A former brewery redesigned into a distillery in 1949 by William Delmé-Evans, the famous distillery architect. That’s one of the more interesting facts on the Tullibardine website, a Scottish distillery located in the village of Blackford. And that’s a problem.
Tullibardine is one of those brands that I often overlook. And I suspect I’m not the only one. I think there are a couple of reasons. Firstly, it’s because there’s just not much to hook you into the brand of Tullibardine. The Our Story section on the company’s website is shockingly short. And the details that are shared come across like they’re grasping at straws.
For example, the distillery claims their story begins in 1488, but that’s a bit of a stretch. It’s the year when King James IV of Scotland stopped at a Blackford brewery to buy beer. While it is the earliest known documented account of commercial brewing in Scotland, that doesn’t make it so that your distillery’s history goes back to the 15th century.
While other distilleries of the same name were around in the late 18th and early 19th century, Tullibardine was founded midway through the 20th century. It simply doesn’t have a very long history, and there’s nothing wrong with that. Instead, I’d like it if Tullibardine would focus more on process and people. Who is making the whisky and how are they doing it? I’d love to learn more about this apart from the occasional picture of distillery staff on social media.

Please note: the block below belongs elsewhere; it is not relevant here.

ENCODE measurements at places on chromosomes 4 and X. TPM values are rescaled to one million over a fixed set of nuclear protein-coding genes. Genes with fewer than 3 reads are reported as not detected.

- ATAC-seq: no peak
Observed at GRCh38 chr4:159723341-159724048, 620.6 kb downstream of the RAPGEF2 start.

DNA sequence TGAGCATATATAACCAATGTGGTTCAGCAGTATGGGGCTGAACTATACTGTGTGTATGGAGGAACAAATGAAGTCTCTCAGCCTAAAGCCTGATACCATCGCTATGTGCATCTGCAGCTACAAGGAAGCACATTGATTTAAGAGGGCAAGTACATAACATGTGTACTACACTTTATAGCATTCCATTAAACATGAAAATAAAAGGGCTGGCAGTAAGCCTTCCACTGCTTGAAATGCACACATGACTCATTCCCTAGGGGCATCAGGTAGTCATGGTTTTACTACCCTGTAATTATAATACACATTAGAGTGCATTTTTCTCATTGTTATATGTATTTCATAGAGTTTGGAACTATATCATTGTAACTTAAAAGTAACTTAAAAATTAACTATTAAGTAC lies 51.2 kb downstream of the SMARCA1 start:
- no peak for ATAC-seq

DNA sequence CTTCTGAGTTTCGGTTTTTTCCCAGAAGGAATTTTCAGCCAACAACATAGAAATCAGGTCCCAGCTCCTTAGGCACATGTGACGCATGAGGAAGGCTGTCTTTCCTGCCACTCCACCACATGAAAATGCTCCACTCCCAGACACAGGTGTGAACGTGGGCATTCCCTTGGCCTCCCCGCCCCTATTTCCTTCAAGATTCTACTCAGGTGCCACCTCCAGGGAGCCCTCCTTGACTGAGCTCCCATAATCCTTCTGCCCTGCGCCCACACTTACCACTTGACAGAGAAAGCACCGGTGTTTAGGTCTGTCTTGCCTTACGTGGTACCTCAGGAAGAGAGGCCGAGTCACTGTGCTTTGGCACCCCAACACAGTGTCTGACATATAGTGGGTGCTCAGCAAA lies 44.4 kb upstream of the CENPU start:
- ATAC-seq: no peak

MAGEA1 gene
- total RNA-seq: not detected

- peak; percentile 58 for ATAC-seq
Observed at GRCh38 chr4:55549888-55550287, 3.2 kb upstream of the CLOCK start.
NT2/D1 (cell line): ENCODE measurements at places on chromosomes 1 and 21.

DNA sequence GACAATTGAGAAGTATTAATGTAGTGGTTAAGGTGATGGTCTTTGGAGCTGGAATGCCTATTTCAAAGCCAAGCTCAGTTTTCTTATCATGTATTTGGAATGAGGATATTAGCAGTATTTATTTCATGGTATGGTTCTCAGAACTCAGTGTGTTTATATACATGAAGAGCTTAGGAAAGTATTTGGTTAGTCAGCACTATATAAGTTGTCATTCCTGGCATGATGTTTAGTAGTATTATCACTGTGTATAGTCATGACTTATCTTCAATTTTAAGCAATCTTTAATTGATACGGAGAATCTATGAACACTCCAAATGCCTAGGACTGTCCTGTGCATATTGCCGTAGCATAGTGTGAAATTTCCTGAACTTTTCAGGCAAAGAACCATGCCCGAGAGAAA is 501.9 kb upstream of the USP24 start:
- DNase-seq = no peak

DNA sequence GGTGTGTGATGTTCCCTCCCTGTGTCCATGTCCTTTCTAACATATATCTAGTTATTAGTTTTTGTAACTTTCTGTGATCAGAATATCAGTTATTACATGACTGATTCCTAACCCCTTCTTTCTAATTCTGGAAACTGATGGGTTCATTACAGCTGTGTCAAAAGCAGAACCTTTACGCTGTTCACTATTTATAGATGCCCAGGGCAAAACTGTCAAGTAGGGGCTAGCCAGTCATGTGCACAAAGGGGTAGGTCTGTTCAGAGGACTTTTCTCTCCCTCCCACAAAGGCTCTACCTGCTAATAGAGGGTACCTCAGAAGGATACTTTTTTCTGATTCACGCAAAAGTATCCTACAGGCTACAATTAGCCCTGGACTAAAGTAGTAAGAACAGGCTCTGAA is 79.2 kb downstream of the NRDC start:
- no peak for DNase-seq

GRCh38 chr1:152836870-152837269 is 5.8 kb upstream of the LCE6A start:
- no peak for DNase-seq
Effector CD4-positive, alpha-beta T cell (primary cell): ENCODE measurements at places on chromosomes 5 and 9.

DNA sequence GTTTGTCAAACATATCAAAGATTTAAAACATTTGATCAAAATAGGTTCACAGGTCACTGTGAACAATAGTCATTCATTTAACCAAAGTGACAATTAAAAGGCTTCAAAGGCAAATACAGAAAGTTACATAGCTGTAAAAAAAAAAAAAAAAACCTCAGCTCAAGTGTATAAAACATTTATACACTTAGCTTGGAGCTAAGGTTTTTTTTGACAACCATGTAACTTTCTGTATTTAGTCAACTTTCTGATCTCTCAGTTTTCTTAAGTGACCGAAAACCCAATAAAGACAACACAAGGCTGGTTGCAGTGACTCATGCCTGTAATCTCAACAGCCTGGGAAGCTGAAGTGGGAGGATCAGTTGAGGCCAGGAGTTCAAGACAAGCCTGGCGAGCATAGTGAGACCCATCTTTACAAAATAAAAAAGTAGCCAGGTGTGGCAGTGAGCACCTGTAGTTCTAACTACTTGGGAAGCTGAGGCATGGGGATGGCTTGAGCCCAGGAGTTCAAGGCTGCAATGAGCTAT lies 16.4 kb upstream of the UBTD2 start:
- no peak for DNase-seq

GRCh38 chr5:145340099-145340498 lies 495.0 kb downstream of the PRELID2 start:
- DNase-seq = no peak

And then secondly, there’s the quality of Tullibardine’s whisky. Historically it hasn’t stood out much. One important reason is that, not unlike Bruichladdich, most of their whisky used to be filled into tired, worn casks. This was changed by the current owners, the Picard family, who made sure much of the stock was re-casked. They’ve been working on improving the distillery ever since they bought it in 2011. Now, finally, it seems their labour starts to yield fruits.
I’ve been seeing more positivity surrounding the brand, both in reviews by whisky commentators as well as by consumers on social media. So, when I was recently contacted by Tullibardine’s PR people, I actually felt genuine curiosity about trying their whisky.
I took them up on their offer to send me whisky to review, which turned out to be the Tullibardine The Murray 2008 Cask Strength. This single malt is part of the distillery’s The Marquess Collection and matured in first-fill American oak ex-bourbon casks. And it is also rather friendly priced, which is a nice change of pace nowadays.
Tullibardine The Murray 2008 Cask Strength (56.1%, OB, 2021)
Nose: Plenty of vanilla, sweet pastry, orange pith and stewed apples, accompanied by a whiff of pine needles, a touch of coconut shavings and fruity hops. Somewhat chalky too. Fairly straightforward, but good. Taste: Apfelstrudel with warm vanilla sauce, whiffs of honey, a touch of pickled lemons and some mush bananas. Also whispers of walnuts and cinnamon. Finish: Sweet and medium in length with some oak shavings and a sliver of apricots.
A very satisfying bourbon-matured single malt, the Tullibardine The Murray 2008 Cask Strength is not the most complex whisky you'll ever find, but it does most everything else really well. Not a whisky to dissect and analyse, but I believe with enough intricacies to keep you interested throughout an entire bottle.